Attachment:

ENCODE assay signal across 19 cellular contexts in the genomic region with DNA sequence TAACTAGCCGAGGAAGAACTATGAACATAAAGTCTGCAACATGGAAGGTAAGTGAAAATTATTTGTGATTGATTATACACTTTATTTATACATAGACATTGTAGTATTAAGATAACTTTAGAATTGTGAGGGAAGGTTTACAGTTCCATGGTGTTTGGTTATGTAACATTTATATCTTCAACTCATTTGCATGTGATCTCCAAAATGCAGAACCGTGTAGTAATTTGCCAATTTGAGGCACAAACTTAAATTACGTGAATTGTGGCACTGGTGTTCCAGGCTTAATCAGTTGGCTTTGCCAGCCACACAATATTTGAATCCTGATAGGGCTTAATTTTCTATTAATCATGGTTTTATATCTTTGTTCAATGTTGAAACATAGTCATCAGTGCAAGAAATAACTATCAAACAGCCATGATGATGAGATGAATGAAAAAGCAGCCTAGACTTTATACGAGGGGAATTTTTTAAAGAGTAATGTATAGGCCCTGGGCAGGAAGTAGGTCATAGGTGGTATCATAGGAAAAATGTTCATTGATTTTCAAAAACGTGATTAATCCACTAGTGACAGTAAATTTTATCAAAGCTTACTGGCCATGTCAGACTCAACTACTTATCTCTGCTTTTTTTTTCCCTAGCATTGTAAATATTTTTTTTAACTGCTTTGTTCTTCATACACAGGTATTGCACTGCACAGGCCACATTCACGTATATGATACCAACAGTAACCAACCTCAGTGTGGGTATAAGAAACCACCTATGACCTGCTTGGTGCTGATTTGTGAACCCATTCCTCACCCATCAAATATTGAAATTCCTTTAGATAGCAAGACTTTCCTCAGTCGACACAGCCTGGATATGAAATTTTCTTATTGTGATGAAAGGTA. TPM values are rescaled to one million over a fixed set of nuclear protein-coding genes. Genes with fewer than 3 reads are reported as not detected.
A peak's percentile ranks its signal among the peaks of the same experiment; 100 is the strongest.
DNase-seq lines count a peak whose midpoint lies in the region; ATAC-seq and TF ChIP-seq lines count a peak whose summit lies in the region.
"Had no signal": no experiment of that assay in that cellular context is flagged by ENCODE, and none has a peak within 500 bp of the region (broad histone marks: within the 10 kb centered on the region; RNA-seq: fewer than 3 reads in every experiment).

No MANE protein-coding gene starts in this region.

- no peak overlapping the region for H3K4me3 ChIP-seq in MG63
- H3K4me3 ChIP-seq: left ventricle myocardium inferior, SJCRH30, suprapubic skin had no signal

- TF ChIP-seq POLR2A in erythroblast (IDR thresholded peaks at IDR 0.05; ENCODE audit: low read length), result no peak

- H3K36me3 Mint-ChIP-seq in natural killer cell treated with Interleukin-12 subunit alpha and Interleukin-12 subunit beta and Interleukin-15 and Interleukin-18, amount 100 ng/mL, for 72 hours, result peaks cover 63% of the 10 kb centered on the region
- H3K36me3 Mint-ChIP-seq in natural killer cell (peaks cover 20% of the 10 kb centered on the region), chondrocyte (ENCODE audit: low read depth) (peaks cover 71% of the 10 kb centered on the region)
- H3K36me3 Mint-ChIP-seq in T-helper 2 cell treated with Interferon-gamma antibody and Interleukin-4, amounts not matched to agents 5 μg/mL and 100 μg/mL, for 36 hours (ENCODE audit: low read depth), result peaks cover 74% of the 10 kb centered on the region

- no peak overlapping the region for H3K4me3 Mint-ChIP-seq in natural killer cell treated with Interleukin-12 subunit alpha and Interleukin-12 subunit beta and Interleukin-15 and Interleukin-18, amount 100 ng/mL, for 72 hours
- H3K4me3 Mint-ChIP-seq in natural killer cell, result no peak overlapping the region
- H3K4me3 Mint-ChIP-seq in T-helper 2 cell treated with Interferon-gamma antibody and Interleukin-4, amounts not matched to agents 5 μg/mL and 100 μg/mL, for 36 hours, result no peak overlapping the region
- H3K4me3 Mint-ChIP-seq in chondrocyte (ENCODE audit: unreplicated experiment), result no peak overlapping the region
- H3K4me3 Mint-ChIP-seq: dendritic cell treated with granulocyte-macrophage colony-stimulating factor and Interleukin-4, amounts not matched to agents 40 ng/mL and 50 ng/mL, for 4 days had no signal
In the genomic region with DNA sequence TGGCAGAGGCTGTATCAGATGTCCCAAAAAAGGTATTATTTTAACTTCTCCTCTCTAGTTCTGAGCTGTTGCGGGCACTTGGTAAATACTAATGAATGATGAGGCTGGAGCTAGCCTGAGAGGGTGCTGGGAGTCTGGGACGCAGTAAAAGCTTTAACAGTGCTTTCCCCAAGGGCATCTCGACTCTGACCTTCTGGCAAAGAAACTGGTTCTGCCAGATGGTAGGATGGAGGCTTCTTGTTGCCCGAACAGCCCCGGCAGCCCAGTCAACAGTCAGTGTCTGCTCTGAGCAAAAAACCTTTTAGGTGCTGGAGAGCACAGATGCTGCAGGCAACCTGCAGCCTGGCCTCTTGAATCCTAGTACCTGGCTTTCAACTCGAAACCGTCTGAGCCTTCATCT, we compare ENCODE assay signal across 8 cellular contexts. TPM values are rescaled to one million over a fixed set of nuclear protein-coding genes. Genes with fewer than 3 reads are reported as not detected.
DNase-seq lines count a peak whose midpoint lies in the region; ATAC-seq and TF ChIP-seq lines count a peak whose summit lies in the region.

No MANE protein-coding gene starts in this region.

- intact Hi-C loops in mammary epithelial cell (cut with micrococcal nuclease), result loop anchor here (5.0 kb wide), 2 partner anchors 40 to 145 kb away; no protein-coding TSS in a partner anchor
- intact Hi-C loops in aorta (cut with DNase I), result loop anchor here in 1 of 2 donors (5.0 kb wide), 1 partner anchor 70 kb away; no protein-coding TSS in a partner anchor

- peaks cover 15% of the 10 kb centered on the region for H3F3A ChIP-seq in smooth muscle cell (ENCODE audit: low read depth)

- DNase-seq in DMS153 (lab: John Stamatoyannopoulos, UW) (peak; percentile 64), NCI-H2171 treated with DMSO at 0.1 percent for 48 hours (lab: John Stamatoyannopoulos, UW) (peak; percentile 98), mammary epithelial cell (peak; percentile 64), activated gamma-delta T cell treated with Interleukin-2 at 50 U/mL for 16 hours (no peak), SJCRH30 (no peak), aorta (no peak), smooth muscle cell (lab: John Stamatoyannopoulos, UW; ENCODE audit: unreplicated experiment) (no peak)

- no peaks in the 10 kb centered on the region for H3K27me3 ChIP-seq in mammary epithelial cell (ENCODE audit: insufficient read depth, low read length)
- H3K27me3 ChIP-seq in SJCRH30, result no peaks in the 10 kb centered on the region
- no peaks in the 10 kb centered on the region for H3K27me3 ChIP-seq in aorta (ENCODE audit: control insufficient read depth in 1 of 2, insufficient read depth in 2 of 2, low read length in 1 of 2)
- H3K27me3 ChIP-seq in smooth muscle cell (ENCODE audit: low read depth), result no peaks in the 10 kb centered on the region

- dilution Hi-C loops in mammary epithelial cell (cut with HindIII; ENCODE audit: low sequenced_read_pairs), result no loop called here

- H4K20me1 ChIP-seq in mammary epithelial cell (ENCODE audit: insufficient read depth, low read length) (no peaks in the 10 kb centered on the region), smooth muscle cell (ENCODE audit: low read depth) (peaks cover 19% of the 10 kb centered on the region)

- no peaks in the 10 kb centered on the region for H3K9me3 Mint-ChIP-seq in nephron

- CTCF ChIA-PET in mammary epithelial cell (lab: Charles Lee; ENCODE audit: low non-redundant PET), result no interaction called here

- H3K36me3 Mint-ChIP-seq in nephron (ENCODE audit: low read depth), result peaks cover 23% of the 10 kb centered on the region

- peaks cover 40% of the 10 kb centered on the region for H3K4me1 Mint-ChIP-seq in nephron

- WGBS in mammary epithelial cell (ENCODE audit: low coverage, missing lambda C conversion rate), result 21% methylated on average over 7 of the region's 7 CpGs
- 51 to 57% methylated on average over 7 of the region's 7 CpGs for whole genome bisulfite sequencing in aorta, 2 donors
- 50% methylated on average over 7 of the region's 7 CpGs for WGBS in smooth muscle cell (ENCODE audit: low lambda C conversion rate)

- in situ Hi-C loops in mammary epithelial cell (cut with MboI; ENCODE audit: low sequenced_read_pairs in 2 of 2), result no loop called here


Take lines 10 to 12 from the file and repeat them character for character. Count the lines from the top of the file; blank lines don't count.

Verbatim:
- H3K36me3 Mint-ChIP-seq in natural killer cell (peaks cover 20% of the 10 kb centered on the region), chondrocyte (ENCODE audit: low read depth) (peaks cover 71% of the 10 kb centered on the region)
- H3K36me3 Mint-ChIP-seq in T-helper 2 cell treated with Interferon-gamma antibody and Interleukin-4, amounts not matched to agents 5 μg/mL and 100 μg/mL, for 36 hours (ENCODE audit: low read depth), result peaks cover 74% of the 10 kb centered on the region

- no peak overlapping the region for H3K4me3 Mint-ChIP-seq in natural killer cell treated with Interleukin-12 subunit alpha and Interleukin-12 subunit beta and Interleukin-15 and Interleukin-18, amount 100 ng/mL, for 72 hours